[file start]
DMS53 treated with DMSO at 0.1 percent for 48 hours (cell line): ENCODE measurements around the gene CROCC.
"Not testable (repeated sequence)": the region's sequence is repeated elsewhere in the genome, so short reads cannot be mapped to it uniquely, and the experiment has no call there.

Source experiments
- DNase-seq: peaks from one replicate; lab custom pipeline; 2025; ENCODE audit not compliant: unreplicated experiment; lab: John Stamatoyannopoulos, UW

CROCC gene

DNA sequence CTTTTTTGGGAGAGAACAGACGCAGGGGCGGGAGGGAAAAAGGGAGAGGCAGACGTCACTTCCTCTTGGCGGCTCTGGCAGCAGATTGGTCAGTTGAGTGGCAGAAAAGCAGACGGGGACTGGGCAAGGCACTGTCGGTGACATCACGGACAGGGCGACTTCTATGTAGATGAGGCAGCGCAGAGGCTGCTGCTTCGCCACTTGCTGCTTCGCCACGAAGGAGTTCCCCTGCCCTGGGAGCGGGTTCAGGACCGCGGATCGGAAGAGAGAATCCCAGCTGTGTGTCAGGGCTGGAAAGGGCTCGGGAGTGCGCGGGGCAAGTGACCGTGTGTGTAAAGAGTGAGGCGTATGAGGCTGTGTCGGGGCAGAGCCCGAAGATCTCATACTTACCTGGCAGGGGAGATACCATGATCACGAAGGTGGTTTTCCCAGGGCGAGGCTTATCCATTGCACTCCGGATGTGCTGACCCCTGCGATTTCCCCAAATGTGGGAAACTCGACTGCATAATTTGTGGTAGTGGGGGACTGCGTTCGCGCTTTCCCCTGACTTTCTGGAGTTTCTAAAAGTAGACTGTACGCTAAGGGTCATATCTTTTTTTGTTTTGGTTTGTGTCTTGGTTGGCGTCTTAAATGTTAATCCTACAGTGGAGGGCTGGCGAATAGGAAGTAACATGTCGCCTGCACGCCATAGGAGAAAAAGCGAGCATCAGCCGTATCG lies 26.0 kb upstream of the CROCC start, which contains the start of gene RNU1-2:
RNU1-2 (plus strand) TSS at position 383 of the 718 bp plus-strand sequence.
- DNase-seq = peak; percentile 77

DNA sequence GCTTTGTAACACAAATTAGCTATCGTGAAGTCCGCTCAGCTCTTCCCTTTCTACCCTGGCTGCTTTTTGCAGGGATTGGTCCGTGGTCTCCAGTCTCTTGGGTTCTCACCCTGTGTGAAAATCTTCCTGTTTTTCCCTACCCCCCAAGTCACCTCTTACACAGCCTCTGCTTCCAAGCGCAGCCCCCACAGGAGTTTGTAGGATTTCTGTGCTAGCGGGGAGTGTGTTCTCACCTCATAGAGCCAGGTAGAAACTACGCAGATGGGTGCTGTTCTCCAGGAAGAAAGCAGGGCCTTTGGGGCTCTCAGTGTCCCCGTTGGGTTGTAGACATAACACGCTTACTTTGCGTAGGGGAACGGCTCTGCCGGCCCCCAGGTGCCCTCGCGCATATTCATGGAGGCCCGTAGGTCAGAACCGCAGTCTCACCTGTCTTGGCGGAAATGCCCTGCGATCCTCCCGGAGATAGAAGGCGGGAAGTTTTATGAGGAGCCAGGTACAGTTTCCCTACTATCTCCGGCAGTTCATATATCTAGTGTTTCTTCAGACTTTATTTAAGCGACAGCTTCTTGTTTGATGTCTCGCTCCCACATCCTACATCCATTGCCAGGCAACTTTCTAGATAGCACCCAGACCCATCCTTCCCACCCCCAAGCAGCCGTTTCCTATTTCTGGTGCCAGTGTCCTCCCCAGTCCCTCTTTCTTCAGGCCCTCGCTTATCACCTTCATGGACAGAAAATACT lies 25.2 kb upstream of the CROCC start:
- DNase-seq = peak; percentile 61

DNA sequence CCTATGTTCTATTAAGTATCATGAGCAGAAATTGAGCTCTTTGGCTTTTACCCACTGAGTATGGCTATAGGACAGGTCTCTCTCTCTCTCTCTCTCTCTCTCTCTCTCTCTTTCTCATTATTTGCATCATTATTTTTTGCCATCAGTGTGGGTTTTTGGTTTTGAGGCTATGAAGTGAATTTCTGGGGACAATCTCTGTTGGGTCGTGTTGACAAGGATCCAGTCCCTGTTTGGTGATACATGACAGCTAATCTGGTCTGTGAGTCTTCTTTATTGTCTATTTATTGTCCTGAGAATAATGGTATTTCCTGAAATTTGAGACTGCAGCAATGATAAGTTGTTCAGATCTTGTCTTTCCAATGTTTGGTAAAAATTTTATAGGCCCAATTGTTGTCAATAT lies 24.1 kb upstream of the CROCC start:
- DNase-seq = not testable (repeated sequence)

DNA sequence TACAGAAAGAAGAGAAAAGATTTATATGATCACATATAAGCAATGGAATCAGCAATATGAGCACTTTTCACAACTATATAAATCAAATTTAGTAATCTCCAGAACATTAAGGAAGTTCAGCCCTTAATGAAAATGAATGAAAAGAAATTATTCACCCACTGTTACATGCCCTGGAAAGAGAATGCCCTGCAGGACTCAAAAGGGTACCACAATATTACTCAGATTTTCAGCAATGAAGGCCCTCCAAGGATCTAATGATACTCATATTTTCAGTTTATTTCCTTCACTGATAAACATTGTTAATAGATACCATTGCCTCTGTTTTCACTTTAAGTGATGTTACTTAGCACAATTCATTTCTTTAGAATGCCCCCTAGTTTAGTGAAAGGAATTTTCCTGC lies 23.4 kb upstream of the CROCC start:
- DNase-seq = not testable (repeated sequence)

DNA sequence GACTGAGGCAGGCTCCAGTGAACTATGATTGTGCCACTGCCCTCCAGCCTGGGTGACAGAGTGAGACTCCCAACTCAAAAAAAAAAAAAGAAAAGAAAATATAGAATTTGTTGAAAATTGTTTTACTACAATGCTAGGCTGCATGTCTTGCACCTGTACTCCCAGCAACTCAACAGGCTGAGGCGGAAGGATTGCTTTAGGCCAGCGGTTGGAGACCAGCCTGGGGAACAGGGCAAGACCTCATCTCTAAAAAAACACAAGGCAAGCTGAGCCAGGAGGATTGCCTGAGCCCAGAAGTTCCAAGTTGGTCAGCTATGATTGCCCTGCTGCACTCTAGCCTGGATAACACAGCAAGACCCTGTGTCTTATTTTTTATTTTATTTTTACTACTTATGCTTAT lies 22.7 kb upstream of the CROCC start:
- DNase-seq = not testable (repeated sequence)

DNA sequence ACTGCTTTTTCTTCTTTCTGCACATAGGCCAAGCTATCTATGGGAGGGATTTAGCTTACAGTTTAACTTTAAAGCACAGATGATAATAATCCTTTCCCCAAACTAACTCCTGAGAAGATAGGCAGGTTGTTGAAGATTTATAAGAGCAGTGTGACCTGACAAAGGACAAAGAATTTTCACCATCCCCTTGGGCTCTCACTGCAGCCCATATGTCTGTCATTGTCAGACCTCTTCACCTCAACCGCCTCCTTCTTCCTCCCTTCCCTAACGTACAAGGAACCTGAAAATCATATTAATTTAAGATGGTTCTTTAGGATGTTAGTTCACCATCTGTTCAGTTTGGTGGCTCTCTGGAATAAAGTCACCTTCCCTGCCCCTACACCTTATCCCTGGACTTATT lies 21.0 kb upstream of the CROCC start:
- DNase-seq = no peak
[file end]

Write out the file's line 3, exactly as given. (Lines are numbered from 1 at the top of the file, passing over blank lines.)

Source experiments